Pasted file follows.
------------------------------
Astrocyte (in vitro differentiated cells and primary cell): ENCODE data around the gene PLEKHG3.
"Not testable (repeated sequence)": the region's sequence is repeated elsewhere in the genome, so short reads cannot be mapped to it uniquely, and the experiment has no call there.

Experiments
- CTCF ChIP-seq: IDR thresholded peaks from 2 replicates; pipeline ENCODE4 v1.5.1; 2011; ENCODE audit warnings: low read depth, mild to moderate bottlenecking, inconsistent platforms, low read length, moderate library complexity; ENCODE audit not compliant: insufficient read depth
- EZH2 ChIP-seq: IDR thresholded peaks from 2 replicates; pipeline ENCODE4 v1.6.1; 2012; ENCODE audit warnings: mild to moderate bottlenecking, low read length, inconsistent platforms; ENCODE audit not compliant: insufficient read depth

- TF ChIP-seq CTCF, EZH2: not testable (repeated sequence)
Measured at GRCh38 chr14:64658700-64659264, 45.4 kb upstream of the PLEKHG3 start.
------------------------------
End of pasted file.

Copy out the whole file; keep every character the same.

Astrocyte (in vitro differentiated cells and primary cell): ENCODE data around the gene PLEKHG3.
"Not testable (repeated sequence)": the region's sequence is repeated elsewhere in the genome, so short reads cannot be mapped to it uniquely, and the experiment has no call there.

Experiments
- CTCF ChIP-seq: IDR thresholded peaks from 2 replicates; pipeline ENCODE4 v1.5.1; 2011; ENCODE audit warnings: low read depth, mild to moderate bottlenecking, inconsistent platforms, low read length, moderate library complexity; ENCODE audit not compliant: insufficient read depth
- EZH2 ChIP-seq: IDR thresholded peaks from 2 replicates; pipeline ENCODE4 v1.6.1; 2012; ENCODE audit warnings: mild to moderate bottlenecking, low read length, inconsistent platforms; ENCODE audit not compliant: insufficient read depth

- TF ChIP-seq CTCF, EZH2: not testable (repeated sequence)
Measured at GRCh38 chr14:64658700-64659264, 45.4 kb upstream of the PLEKHG3 start.